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Hike of the Month: Fort to Sea Trail

February 17, 2020

by John Sparks, Newsletter Editor, Trailkeepers of Oregon

Distance: 12.9 miles
Elevation gain: 505 feet

The National Park Service’s Fort to Sea Trail, accessible at all times of the year, follows a route that members of Lewis and Clark’s Corps of Discovery might have taken in order to commute to the Pacific Ocean. The trail was finally completed in 2005, just in time for the Lewis and Clark bicentennial celebration. Much of the trail lies within the Lewis and Clark National Historical Park, which includes Sunset Beach State Recreation Site. The trail can be hiked from either end (no fee at Sunset Beach; $10 pass at Fort Clatsop), and a partial loop is possible using the Kwis Kwis Trail on the Fort Clatsop end. Hikers will experience dark woods of Sitka spruce, sedge wetlands, cow pastures in the Clatsop Plains, and views up and down the sweeping 16-mile stretch of beach that extends from the mouth of the Columbia to the Necanicum River.

Two men dressed in early 19th century work clothes, one sitting with a candle mold and the other one standing where buckets hang over a fire, demonstrate candle making.

Reenactors demonstrate the candle making process at Fort Clatsop. (Photo by John Sparks)

The Corps of Discovery camped at Fort Clatsop during the winter of 1805-06, bemoaning the boredom, the diet of elk (over 100 killed), and the incessant rain (only 12 rain-free days). Lice and fleas infested the camp and, while relations with the local Chinook were friendly, the Indians drove a “hard bargain” and severely depleted the Corps’ stock of trade goods. The men spent the winter preparing for the long voyage back across the continent, and a detail was sent to the beach – the site is actually in Seaside – to manufacture salt from ocean water. Lewis and Clark themselves reviewed their journals, and Clark meticulously drew detailed maps from his notes. The explorers handed over the fort to Chief Concomly, but the entire palisade of cabins had rotted away by the mid-19th century. The model fort now on display is only 15 years old and was more meticulously planned than previous renditions, the copy carefully constructed from Clark’s sketches.

A bright yellow oval-shaped lily-like flower with large green leaves

Rove beetles pollinating a western skunk cabbage (Lysichiton americanus) in a coastal wetland. (Photo by John Sparks)

The central section of the Fort to Sea Trail borders a stretch of wetlands between Clatsop Ridge and the Skipanon River. By February, skunk cabbage is beginning to bloom in the marshlands and lending its distinctive pungent odor to the landscape. Both the bright yellow color of the spathe and the fetid smell attract the small flying rove beetles (family Staphylinidae) who serve as the plant’s pollinators. The beetles can be seen on the tiny flowers that stud the central four-inch spike, or spadix. The skunk cabbage’s bright green floppy leaves are the largest of any Pacific Northwest native. Skunk cabbage is a thermogenic plant, with the flower buds using cellular respiration to create a heating system within the spathe that may be 35 degrees above the surrounding air temperature.

A slowly flowing stream winds past large clumps of grass and spruce trees.

View of the Skipanon River from a footbridge on the Fort to Sea Trail. (Photo by John Sparks)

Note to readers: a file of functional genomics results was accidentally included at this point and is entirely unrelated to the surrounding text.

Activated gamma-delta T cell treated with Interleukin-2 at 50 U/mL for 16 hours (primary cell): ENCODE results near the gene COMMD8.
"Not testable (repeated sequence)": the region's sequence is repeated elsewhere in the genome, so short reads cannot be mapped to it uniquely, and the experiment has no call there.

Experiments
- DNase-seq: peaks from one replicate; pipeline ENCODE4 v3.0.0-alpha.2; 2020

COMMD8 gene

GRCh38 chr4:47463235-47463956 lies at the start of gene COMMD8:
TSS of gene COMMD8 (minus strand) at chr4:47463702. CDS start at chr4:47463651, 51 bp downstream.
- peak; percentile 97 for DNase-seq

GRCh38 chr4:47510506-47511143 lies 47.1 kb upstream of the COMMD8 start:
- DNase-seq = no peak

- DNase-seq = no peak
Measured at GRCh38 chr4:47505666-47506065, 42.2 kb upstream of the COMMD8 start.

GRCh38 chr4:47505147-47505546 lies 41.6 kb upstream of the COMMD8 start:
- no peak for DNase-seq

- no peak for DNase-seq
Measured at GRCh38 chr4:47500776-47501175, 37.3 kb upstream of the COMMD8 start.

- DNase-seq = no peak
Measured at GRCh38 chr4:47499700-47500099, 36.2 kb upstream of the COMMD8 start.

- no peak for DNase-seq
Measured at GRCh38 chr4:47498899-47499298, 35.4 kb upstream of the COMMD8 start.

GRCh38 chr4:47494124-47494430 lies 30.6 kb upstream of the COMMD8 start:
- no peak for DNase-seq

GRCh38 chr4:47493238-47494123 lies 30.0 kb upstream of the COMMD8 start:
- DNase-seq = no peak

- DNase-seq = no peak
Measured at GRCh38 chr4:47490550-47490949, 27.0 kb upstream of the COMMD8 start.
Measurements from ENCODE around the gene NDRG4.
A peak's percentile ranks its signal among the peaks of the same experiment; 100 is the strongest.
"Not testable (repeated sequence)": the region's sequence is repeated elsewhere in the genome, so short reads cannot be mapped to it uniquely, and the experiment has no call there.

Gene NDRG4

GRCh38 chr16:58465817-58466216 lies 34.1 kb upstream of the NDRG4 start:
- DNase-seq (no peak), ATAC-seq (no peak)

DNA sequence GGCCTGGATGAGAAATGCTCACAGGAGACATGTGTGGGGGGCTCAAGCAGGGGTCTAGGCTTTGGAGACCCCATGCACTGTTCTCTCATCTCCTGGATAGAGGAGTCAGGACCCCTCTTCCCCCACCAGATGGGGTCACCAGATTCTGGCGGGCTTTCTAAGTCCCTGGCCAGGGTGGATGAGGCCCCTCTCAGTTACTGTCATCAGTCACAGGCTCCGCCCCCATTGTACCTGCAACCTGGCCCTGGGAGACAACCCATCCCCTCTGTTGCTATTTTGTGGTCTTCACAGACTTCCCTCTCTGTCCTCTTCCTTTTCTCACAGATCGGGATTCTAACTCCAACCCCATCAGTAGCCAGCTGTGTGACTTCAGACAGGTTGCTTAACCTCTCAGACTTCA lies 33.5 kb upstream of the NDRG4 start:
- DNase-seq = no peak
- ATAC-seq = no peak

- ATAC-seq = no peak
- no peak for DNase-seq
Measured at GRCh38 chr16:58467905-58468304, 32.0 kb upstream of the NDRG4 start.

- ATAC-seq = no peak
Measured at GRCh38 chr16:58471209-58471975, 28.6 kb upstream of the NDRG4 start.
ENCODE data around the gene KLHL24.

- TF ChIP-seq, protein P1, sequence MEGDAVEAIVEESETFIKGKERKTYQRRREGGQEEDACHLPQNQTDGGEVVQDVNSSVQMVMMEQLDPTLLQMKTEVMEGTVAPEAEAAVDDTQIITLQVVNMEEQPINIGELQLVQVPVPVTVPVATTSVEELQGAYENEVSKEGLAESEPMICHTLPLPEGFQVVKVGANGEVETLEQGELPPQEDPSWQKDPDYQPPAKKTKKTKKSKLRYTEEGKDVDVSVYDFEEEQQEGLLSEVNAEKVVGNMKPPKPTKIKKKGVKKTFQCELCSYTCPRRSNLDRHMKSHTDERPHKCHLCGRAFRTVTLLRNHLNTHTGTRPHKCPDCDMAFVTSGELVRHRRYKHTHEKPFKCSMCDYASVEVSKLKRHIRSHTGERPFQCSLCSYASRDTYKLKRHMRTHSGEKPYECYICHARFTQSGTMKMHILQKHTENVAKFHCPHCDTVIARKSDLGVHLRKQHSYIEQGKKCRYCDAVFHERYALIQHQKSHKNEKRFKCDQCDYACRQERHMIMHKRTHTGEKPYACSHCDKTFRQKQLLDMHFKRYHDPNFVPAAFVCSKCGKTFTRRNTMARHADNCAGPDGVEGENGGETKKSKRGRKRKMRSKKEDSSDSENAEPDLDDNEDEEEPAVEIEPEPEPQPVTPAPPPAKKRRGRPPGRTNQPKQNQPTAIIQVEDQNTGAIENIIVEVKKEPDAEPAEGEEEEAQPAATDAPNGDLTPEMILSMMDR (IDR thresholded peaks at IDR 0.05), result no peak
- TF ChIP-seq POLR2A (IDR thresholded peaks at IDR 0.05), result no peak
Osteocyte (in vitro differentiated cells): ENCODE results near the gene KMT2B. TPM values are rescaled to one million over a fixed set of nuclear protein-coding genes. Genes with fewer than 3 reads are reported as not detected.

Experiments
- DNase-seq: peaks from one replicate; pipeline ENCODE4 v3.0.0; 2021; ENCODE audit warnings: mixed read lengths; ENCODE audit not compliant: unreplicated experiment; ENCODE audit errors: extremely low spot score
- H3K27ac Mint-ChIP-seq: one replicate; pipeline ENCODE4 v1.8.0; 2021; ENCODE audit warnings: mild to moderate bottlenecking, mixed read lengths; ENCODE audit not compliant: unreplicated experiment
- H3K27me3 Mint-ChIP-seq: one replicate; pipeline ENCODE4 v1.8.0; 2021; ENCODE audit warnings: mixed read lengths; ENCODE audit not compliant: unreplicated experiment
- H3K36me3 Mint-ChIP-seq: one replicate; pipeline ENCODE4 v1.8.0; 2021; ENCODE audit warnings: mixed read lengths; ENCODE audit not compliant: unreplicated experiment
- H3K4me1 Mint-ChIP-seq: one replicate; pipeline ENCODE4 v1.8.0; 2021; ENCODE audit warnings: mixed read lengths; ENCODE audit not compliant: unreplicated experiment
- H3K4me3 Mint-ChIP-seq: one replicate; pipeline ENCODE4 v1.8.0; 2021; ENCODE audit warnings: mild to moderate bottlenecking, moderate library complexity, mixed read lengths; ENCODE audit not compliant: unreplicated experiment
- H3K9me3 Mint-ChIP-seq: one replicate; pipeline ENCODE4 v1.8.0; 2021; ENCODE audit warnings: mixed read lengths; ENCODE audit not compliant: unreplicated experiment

The Skipanon River follows a lazy six-mile course north from Cullaby Lake to enter Youngs Bay at Warrenton. For most of its course, the river is at sea level and only about a mile and a half from the Pacific Ocean, from which it is separated by the low rolling ridges of former sand dunes. The connection between the lake, named after a supposed descendant of a member of the Corps of Discovery who had dalliance with a local Chinook woman, and the river is artificial. Cullaby Lake originally drained into Neacoxie Creek, but shifting sands blocked that route and settlers drained the lake northward. The Skipanon is the westernmost tributary of the Columbia River on the Oregon side. The North Coast Watershed Association has been active in proposing removal of flood gate structures lower on the river that impede upstream progress of spawning coho, cutthroat trout, and lamprey.

A hiker walks next to a fence in rolling pastureland, with a few trees and the peaks of a low mountain range in the distance.

A hiker strolls along the Fort to Sea Trail where it crosses private land on the Clatsop Plains, with Saddle Mountain in the distance. (Photo by John Sparks)

Between Highway 101 and Sunset Beach State Recreation Site, the Fort to Sea Trail crosses the rolling pastures of the Clatsop Plains south of the Oregon National Guard’s Camp Rilea. Hikers need to stay on the route here, where kissing gates take you from one field to the next and dairy cows languidly masticate their cuds and stare you down. (The elk are shier and will trot off at your approach.) The trail passes a Presbyterian church near the highway. The current building stands on the site of the first church built west of the Rocky Mountains in 1846. Hikers cross Neacoxie (Sunset) Lake, one of several longitudinal interdune lakes in the plains, on a sturdy footbridge. The landscape here is less than 1,400 years old as the beach slowly migrated 5 ½ miles westward from the former coastline at Astoria. Each low north-south ridge represents the foredunes of a former beach. The rolling sandy expanse has been stabilized over the course of the past 150 years with vegetation planted by white settlers.

See the Fort to Sea Hike in the Oregon Hikers Field Guide for more details and trailhead information.

John Sparks: john.sparks@trailkeepersoforegon.org

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